Fall applied herbicides

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Fall Applied Herbicide Strategies

Steve Doench, Head of Sustainable Agronomy
Steve Doench, Head of Sustainable Agronomy

This season crops are progressing well, and the harvest timeframe looks to be on time to slightly ahead of schedule.  With the outlook looking good for timely harvest, the option of applying fall herbicides looks to be more available than in years with delayed crop maturity and a later harvest window.

Fall herbicide applications are a useful strategy for controlling difficult weeds such as winter annuals like marestail as well as biennial and perennial weeds.  In the fall, these types of weeds are easier to control.  Fall herbicide applications typically involve using a tank mix of a post-emergence herbicide like glyphosate, dicamba, or 2,4-D with a residual herbicide that is compatible with the crop to be planted in the spring.

Canadese fijnstraal plant Conyza canadensis

The benefit of fall herbicide applications is especially useful for no-till systems that rely on good pre-season weed control.  After successful fall herbicide applications, growers should expect clean fields until planting is underway, allowing for better crop establishment in the spring.

Fallow ground weed control

Is there a best time to do fallow ground weed control?

Fields that have been left fallow for a season or longer most likely have a significant population of weeds growing and have been building their weed seed bank. Although tillage is an option to control the weeds, it might spread weeds that grow through vegetative propagation. It also will not prevent weeds from germinating in the spring. Tillage might also promote undesirable erosion.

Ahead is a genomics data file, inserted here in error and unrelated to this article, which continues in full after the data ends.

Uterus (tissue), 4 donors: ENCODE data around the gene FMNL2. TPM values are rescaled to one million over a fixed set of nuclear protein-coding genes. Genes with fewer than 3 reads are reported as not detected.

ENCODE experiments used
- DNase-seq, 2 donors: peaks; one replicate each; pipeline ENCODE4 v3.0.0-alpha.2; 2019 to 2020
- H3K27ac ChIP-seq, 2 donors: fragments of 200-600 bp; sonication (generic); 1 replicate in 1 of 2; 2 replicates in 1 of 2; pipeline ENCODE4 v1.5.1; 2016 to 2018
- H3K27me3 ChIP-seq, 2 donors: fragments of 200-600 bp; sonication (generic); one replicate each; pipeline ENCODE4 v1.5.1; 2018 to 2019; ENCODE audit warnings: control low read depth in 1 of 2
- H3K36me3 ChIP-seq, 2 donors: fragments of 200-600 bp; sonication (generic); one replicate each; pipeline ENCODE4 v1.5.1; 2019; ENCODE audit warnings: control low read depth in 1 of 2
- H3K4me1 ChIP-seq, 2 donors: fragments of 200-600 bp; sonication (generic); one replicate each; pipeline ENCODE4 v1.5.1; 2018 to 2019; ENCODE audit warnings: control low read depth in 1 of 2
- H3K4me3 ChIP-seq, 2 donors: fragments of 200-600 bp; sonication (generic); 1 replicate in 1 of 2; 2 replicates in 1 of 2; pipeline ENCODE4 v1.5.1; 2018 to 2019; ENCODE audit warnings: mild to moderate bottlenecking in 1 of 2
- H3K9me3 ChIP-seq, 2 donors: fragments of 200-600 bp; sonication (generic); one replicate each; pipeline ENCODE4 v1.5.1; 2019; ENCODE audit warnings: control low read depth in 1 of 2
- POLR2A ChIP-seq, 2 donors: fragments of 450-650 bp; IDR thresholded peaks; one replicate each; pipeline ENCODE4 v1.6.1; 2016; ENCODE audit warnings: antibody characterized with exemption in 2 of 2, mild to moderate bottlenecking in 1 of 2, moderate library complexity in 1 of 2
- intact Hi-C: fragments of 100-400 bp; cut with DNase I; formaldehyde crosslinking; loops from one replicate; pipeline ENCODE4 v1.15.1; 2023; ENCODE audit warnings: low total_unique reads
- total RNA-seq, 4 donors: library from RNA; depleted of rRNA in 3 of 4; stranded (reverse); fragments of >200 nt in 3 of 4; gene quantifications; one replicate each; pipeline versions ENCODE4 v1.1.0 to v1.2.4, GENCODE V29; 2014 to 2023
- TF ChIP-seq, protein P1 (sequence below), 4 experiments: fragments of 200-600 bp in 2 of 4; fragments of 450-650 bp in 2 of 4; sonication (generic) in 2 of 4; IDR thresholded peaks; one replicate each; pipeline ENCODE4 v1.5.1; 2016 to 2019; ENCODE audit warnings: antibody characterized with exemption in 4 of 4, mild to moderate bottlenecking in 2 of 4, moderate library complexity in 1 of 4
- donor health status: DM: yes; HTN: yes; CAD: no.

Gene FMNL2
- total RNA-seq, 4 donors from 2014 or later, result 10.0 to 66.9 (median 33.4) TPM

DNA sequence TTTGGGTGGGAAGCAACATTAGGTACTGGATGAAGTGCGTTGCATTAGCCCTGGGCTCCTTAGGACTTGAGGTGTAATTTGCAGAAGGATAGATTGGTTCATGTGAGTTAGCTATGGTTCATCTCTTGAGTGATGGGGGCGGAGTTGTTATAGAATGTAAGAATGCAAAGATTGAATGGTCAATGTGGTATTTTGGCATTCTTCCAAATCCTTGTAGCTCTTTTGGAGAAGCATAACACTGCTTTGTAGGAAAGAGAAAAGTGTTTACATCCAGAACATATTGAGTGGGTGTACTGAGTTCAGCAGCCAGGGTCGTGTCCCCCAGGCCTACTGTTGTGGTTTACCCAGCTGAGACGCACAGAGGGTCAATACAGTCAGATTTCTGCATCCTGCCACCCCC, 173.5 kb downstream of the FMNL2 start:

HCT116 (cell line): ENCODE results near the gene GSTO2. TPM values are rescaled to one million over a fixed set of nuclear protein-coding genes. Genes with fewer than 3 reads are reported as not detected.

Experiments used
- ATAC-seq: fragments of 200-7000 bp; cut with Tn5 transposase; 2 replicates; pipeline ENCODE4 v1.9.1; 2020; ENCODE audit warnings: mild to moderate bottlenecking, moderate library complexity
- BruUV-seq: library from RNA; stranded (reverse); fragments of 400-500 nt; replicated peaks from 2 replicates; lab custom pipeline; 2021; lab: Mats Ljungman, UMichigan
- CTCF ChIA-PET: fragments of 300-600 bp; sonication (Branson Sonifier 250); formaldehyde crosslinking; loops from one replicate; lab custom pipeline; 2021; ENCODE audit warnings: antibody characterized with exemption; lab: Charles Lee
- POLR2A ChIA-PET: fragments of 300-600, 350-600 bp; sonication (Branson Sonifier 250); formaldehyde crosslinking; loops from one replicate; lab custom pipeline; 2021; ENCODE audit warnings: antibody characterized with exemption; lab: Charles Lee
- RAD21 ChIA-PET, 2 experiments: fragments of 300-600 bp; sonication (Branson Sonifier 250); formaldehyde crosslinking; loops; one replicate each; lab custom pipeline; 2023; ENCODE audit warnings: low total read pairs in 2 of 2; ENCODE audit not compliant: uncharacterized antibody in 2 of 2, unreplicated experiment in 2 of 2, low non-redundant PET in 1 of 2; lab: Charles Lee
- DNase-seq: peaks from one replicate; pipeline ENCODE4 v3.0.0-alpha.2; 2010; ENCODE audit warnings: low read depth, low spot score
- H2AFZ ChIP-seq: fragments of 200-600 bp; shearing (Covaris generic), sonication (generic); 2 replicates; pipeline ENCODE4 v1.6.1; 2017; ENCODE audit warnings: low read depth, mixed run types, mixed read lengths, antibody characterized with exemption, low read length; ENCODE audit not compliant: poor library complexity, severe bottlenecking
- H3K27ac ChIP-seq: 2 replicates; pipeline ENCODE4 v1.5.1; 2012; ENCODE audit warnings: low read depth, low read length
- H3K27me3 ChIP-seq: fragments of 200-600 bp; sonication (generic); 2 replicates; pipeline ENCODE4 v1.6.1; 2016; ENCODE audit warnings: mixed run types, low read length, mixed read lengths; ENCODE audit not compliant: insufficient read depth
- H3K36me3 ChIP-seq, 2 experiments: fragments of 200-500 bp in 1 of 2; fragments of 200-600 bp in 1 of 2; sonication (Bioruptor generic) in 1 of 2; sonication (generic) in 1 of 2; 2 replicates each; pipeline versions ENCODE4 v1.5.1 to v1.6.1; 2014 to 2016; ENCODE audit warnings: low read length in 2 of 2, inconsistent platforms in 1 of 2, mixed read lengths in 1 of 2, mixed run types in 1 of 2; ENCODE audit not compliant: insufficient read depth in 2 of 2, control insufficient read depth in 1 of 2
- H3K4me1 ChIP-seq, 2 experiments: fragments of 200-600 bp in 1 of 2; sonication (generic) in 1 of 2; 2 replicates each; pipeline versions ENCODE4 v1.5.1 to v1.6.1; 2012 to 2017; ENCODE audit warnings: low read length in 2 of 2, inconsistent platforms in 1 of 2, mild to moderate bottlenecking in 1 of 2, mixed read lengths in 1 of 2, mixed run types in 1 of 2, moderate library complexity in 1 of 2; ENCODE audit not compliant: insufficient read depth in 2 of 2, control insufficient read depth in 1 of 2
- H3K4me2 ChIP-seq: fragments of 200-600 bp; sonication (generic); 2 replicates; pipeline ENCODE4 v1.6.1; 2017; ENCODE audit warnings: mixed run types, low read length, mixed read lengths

To be adequately controlled by herbicide, weeds need to be actively growing. Therefore, the end of summer and early fall can be a good time to start preparing the fields for next season growing. However, seeds will continue to germinate before and during the growing season, so multiple applications of pesticides might be necessary to control the germination of seeds that are in the weed seed bank over time.

Selecting the right herbicide is important. A contact herbicide typically works better on smaller weeds than larger ones. Systemic pesticides move through the plant and might be better for larger weeds present later in the season. Contact herbicides often do not have any soil residual activity. They can be used shortly before the planting of the crop, while systemic pesticides often require an application at least ninety days before planting crops.

Things to consider when selecting the right herbicide for fallow grounds are:

  • The type of weed
  • The timing of the application
  • Size of weeds
  • Mode of action of the herbicide

General fall herbicide application tips

Apply fall herbicides in mid-late fall before the ground is frozen and when weeds are still growing and not already frosted off.  When a residual herbicide is part of the tank mix, waiting until soils are below 50 degrees will allow for their persistence and extended control into early spring.

  • Use higher use rates than for spring burndown applications.
  • Consider using multiple modes of action when possible.
  • Only apply residual herbicides that are compatible with the crops to be planted in the spring.
Apply fall herbicides in mid-late fall before the ground is frozen and when weeds are still growing and not already frosted off.

Always follow label instructions for rate and recommended adjuvants to ensure proper application to prevent herbicide resistance. Fall weed management strategies should always include label-recommended adjuvants. Effective applications include the combination of the right active ingredient, the application right timing, and effective delivery of the AI to the target weed. Adjuvants that improve spreading, deposition, or penetration of the active ingredient through waxy leaf cuticles can help ensure your fall herbicide application is effective.

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